Welcome to European Tribune. It's gone a bit quiet around here these days, but it's still going.
Last night I was too tired for a coherent criticism of a simplification of the situation as Germany vs. Spain, but now some words. There are several players here - here with nice numbering.

Even in Spain, though AFAIK the terrorism charges for those indicted along with Yarkas were disputed only from outside the judicial branch (journalists and parliamentarians in the Alouni case), the quality of evidence had been contentious: Garzón (S.2) said police investigators (S.1) overstated their case, and then the public prosecutor of the Supreme Court (S.3) said that

"The evidence considered by the court ... is weak and inconsistent ... and does not fulfil the level of requirement that it must reasonably and necessarily meet to persuade and convince," the prosecutor said of the conspiracy conviction.

In Germany, originally, the Hamburg prosecutors (G.1) and justice minister (G.2; from the CDU) would have been more than happy with Spain taking care of Darkazanli, and the federal justice minister (G.3; from the SPD) went along them -- after all, his flight to Spain was already booked when the first extradiction was stopped. It was stopped by the German Constitutional Court (G.5), and checking articles from back then, all the players who'd liked to have Darkazanli dumped to Spain (as well as the neocon-friendly parts of the media) talked about a big embarrassment.

Another player is the Federal Attorney General. (Unlike the American one, who is in effect also the justice minister, this is an independent post.) Or more precisely, two players, because there was a replacement. The previous Federal Attorney General, Kay Nehm (G.4a; in office from 1994, hence a Kohl/CDU appointee) oversaw and pursued the cases of the men from Atta's circle still in Hamburg; I note that that included convictions on similar contentious circumstantial evidence as the Alouni case. In the articles I read back yesterday, I find Nehm at first didn't want to deal with Darkazanli for lack of evidence, then was pushed into it by the colleagues from the states (G.1) and the justice ministry (G.3) -- again with not much result. The case was taken up again by his successor from 2006 (towards the end of the EAW implementation law re-drafting), Monica Harms (G.4b). From the articles, this happened not against the wishes of the Spansh colleagues, who pressed for a prosecution of Darkazanli in Germany after the failure of the extradiction.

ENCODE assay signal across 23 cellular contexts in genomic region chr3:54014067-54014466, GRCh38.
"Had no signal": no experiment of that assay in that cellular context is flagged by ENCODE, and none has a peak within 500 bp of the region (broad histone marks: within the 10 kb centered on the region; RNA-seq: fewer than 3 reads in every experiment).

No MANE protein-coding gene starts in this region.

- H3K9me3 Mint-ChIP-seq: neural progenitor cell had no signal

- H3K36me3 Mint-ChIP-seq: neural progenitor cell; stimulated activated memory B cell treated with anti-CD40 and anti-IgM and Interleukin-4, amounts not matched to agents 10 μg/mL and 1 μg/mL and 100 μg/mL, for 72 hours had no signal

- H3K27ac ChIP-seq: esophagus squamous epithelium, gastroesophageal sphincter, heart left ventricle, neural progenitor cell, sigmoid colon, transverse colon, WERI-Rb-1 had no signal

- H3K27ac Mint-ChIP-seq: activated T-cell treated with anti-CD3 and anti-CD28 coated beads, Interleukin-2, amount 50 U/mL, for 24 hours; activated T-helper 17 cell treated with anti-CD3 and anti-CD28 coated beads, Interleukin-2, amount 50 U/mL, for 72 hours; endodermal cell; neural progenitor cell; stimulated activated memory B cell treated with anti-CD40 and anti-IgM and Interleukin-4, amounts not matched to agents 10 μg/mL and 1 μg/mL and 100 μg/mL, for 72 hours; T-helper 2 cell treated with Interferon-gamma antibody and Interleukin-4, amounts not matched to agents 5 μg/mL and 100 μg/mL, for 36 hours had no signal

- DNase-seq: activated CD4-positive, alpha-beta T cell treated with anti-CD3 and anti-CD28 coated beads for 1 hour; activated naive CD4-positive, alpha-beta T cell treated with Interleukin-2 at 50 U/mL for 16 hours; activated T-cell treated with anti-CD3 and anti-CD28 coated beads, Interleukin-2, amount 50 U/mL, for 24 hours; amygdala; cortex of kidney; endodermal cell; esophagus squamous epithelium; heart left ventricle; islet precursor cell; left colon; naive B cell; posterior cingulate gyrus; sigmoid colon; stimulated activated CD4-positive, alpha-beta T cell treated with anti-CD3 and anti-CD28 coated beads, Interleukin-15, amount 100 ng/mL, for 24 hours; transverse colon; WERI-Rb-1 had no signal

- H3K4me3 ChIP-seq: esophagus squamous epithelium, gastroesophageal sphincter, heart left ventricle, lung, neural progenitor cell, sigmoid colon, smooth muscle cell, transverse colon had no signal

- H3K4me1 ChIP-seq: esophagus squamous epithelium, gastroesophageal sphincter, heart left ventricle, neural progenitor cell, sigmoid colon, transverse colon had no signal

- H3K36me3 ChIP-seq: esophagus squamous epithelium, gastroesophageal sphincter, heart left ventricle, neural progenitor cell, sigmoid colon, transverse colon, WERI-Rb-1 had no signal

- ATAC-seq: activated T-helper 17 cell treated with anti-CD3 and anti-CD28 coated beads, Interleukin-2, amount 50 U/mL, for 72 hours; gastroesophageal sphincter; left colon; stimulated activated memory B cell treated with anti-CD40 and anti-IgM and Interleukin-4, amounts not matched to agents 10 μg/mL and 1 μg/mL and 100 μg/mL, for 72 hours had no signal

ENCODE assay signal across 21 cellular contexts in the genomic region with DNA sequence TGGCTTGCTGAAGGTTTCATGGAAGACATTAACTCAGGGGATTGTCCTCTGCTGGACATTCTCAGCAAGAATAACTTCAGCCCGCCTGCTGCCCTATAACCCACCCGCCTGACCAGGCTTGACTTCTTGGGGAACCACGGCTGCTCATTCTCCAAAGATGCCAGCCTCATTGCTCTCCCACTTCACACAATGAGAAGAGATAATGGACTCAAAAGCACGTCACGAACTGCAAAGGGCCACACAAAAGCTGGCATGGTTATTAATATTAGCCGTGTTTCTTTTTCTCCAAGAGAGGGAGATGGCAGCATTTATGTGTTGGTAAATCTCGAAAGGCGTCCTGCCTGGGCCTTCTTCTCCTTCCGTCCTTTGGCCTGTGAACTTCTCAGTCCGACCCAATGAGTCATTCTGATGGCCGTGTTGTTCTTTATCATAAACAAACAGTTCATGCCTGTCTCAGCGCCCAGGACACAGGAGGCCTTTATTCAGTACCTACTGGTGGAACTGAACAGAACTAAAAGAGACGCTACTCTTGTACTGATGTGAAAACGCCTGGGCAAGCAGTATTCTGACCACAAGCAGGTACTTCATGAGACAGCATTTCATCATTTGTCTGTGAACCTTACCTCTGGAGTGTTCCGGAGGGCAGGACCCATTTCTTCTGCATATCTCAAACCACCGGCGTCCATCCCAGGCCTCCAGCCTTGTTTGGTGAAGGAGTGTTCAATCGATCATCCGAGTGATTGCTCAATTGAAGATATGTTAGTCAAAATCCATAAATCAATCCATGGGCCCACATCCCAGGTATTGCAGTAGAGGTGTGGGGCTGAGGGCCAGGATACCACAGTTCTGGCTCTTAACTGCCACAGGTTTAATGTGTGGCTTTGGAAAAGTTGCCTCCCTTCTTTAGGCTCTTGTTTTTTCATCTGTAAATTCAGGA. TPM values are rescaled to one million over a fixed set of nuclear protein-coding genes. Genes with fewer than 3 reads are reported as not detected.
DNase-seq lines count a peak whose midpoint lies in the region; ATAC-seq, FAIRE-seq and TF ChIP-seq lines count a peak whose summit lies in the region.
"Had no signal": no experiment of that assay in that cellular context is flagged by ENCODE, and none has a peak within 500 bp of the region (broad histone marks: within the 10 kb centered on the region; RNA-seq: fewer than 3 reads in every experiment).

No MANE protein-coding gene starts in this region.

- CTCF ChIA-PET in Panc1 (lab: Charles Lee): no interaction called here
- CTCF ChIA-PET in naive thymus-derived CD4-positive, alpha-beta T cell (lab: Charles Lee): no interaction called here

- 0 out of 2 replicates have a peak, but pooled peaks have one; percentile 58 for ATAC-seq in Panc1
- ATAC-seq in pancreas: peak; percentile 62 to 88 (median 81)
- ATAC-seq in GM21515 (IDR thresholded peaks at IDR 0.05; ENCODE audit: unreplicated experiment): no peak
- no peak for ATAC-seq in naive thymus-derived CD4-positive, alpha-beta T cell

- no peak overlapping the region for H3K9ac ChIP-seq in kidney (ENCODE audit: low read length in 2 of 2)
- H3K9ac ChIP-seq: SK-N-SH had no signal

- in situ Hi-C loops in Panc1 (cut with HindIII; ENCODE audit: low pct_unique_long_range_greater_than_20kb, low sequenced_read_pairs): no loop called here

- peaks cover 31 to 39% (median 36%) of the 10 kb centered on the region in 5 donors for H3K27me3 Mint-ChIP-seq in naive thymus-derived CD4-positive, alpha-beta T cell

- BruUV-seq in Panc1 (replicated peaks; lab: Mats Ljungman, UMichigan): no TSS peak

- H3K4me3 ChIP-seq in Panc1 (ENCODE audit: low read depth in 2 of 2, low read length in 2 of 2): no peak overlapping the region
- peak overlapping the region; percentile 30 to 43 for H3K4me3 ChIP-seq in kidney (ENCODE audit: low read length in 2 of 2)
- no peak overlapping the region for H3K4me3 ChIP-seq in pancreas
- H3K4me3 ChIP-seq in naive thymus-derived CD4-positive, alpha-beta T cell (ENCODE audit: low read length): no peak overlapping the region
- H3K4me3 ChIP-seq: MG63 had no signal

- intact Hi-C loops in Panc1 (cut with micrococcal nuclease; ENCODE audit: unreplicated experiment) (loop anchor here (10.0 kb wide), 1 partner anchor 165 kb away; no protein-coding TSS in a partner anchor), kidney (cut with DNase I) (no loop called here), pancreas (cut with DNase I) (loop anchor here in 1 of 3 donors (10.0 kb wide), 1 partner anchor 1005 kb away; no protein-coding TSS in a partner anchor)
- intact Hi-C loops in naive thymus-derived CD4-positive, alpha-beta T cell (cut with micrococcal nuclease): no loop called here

While Spain issued the second EAW, Harms closed her case. Ignoring that, the Hamburg justice minister (G.2) wrote a letter to his federal colleague (G.3), urging her to get the extradiction moving. The reply was that there is no playing room and the request must be denied because Harms's ruling is a "mandatory obstacle to removal". The Hamburg justice minister then wrote his letter denying the extradiction request, and then immediately went to the media to express his disapproval and to attack the federal justice minister -- a nice political show, but apparently he couldn't afford to attack Harns (not to mention getting the prosecutors of his own state to find any prosecutable evidence).

In the background of all this, there was another group of players -- in America. That included neocon politicians regularly accusing recalcitrant 'allies' of turning a blind eye on terrorism, including any case when a suspect wasn't found guilty; CIA agents plotting renditions or assassinations in the dark -- and a judiciary that might issue an extradiction request, which EU members would have to deny if the death penalty or torture were among the possibilities.

*Lunatic*, n.
One whose delusions are out of fashion.

by DoDo on Fri Dec 4th, 2009 at 04:57:04 AM EST
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